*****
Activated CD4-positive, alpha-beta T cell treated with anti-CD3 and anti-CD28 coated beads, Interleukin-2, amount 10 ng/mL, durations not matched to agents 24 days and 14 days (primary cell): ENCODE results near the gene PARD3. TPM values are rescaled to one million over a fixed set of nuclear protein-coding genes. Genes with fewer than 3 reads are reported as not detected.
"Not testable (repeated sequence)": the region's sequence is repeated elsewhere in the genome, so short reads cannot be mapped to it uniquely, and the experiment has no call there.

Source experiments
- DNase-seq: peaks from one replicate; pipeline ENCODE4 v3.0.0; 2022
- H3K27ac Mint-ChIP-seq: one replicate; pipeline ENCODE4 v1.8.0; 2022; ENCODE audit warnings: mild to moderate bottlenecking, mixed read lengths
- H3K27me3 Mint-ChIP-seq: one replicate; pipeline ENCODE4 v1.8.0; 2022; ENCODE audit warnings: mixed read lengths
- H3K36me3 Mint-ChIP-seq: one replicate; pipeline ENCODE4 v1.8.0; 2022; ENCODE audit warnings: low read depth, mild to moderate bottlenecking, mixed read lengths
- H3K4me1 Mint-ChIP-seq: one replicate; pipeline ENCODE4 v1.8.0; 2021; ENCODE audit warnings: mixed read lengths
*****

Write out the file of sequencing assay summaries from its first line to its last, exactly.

Activated CD4-positive, alpha-beta T cell treated with anti-CD3 and anti-CD28 coated beads, Interleukin-2, amount 10 ng/mL, durations not matched to agents 24 days and 14 days (primary cell): ENCODE results near the gene PARD3. TPM values are rescaled to one million over a fixed set of nuclear protein-coding genes. Genes with fewer than 3 reads are reported as not detected.
"Not testable (repeated sequence)": the region's sequence is repeated elsewhere in the genome, so short reads cannot be mapped to it uniquely, and the experiment has no call there.

Source experiments
- DNase-seq: peaks from one replicate; pipeline ENCODE4 v3.0.0; 2022
- H3K27ac Mint-ChIP-seq: one replicate; pipeline ENCODE4 v1.8.0; 2022; ENCODE audit warnings: mild to moderate bottlenecking, mixed read lengths
- H3K27me3 Mint-ChIP-seq: one replicate; pipeline ENCODE4 v1.8.0; 2022; ENCODE audit warnings: mixed read lengths
- H3K36me3 Mint-ChIP-seq: one replicate; pipeline ENCODE4 v1.8.0; 2022; ENCODE audit warnings: low read depth, mild to moderate bottlenecking, mixed read lengths
- H3K4me1 Mint-ChIP-seq: one replicate; pipeline ENCODE4 v1.8.0; 2021; ENCODE audit warnings: mixed read lengths